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Psychiatry Res. 2011 Apr 30;186(2-3):281-6. doi: 10.1016/j.psychres.2010.06.015. Epub 2010 Jul 27.

The evaluation of emotional facial expressions in early postpartum depression mood: a difference between adult and baby faces?

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Centre de Recherches sur la Cognition et l'Apprentissage, Université de Poitiers, F-86000 Poitiers Cedex, France.


Research suggests that depressive individuals exhibit disturbances in the evaluation of emotional facial expressions. Owing to the specific character of postnatal depressive mood, the purpose of the present study was to examine whether postpartum depressive mood intensity in the mothers would involve the same disturbances as depression or a specific distortion in the emotional evaluation of baby faces as compared to adult faces. Three days after birth, the participants (N=79) completed the Edinburgh Postnatal Depression Scale, the State-Trait Anxiety Inventory and the Toronto Alexithymia Scale. They also evaluated the facial expressions of adults and babies displaying anger, happiness, sadness and neutrality in terms of the intensity of five emotions: Anger, disgust, sadness, happiness and neutrality. Our findings suggest that judgements of emotional facial expressions depend to a great extent on anxiety, which specifically increased negative perception of babies' emotions. Moreover, the only difference between mothers with and without postpartum depressive mood lays in their assessment of the babies' faces, neutral baby faces being judged to be less neutral, thus demonstrating the specificity of postpartum affective disorders.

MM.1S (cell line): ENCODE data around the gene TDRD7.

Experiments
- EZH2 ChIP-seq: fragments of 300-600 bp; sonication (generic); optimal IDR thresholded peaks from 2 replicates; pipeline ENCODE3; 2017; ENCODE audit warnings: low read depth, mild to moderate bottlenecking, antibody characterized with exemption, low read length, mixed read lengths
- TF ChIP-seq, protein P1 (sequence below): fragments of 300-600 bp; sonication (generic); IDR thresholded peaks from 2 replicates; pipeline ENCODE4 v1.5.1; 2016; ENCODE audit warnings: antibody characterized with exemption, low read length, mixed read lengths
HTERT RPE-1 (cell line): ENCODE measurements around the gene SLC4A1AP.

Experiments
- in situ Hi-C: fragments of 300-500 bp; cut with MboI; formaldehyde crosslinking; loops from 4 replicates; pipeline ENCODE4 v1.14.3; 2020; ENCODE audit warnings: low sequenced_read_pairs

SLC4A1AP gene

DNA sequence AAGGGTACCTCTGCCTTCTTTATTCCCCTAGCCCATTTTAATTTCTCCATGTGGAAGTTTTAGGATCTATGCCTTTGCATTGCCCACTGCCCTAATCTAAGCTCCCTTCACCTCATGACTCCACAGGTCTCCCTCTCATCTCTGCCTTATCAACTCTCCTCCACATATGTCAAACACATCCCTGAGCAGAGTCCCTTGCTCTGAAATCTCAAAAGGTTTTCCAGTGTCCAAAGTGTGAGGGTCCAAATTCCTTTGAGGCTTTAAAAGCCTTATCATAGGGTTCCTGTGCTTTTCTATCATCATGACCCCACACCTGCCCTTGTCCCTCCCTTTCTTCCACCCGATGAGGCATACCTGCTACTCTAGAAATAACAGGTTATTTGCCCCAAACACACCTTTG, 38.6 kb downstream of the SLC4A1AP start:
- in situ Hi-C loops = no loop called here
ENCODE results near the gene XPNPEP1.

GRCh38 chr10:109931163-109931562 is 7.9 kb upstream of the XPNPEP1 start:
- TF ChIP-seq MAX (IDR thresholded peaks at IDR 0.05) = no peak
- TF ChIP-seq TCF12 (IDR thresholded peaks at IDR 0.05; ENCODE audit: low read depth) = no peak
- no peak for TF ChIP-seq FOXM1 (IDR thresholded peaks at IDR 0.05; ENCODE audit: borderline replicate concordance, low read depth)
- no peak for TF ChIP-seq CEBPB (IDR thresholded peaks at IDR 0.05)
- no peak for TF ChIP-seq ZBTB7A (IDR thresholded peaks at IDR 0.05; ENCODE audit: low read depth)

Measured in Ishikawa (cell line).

[Indexed for MEDLINE]

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